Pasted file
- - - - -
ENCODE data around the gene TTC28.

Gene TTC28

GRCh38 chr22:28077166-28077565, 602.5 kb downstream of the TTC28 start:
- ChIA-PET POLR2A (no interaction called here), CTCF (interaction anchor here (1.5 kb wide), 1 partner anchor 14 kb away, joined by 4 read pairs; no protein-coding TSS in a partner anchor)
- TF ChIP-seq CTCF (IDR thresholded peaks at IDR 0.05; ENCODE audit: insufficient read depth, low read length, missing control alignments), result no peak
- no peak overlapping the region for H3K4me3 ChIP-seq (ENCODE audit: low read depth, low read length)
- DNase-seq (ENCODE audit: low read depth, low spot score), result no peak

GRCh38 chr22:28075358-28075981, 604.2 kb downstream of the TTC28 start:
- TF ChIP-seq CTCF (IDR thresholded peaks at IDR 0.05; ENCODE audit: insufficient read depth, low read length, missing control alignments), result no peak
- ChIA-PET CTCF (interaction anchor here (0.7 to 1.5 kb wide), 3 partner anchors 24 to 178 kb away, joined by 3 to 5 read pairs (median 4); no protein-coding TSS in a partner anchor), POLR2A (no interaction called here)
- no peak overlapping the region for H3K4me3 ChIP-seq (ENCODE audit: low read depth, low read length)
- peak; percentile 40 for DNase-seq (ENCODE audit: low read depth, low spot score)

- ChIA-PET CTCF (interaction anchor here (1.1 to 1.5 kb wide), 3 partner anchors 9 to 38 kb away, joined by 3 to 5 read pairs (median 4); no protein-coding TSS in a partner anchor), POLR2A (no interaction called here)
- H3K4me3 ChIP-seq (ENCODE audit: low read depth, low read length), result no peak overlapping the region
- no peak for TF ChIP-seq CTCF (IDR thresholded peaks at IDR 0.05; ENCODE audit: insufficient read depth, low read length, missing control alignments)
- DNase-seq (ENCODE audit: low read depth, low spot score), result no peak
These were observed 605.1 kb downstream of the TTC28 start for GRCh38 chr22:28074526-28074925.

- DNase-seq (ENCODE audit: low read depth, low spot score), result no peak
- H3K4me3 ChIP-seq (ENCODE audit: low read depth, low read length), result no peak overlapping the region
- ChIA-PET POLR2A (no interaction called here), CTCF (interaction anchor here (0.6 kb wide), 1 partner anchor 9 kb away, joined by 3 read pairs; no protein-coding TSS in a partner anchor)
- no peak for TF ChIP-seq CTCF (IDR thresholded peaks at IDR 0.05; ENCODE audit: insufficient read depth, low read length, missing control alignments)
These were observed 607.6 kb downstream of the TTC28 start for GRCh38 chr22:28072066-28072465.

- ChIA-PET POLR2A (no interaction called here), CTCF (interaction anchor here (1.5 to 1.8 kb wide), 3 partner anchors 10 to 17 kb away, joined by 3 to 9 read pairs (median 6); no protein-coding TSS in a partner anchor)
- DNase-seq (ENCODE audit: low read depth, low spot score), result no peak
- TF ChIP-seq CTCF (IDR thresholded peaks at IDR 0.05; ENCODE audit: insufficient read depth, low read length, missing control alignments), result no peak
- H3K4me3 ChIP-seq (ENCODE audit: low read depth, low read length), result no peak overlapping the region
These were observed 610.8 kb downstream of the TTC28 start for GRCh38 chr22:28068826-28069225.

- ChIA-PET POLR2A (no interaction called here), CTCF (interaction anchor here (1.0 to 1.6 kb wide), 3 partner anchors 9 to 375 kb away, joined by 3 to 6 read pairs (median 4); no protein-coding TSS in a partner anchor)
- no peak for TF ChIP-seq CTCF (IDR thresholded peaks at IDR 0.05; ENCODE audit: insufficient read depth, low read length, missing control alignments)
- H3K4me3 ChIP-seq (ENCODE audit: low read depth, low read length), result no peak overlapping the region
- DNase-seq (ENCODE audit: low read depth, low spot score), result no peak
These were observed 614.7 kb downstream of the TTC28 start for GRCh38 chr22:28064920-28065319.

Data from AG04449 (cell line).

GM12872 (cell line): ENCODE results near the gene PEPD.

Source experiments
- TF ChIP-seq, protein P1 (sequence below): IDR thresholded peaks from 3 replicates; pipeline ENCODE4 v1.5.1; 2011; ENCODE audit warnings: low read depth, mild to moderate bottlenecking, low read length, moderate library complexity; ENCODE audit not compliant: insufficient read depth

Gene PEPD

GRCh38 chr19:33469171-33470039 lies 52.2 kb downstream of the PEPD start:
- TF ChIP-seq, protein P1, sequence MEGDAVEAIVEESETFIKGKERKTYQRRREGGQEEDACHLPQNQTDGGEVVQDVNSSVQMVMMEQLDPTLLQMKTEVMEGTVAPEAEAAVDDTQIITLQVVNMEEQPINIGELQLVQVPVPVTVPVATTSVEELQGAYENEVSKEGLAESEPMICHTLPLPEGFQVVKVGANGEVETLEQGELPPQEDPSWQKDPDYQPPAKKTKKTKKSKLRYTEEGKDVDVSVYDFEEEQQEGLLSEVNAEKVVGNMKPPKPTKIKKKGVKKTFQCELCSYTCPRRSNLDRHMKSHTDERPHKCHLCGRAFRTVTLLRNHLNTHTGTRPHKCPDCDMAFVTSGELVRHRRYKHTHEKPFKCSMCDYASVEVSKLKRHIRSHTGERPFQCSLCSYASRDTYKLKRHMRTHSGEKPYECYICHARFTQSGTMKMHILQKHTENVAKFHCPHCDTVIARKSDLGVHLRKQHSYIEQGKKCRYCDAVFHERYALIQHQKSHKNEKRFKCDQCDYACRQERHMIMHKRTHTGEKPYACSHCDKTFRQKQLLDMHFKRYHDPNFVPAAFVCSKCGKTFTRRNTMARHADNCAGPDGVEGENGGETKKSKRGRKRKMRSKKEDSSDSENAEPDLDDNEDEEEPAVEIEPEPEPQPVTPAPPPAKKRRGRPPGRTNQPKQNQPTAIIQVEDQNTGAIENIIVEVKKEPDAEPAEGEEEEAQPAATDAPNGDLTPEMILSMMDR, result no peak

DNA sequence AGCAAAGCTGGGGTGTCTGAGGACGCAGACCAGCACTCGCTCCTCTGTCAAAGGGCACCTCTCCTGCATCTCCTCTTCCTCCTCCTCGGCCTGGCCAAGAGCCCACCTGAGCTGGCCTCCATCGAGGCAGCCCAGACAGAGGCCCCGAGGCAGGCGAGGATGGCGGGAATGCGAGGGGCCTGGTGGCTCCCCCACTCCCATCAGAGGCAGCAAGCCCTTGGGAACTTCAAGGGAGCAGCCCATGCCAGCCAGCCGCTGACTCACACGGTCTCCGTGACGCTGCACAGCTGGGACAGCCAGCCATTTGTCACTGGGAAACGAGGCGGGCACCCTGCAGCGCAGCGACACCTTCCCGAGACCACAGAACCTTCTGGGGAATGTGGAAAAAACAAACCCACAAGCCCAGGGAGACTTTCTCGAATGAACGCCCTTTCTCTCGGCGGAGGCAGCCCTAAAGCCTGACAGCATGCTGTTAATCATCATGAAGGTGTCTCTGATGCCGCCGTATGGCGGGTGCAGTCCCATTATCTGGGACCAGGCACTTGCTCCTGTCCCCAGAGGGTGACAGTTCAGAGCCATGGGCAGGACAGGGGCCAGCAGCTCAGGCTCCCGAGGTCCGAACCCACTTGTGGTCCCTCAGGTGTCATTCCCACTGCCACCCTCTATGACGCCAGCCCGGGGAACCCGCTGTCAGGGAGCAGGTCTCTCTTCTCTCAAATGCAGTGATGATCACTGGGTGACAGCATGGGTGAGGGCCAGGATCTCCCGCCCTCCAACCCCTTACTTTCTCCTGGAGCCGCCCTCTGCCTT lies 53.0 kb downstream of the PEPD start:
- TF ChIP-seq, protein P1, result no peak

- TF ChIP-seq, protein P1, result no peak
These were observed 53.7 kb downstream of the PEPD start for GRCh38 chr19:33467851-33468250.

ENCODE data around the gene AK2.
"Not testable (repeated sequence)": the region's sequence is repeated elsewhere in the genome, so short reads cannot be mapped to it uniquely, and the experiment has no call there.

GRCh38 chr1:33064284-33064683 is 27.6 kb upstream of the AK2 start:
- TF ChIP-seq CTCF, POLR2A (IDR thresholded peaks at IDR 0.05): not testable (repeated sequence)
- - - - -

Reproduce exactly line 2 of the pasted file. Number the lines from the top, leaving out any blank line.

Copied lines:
Gene TTC28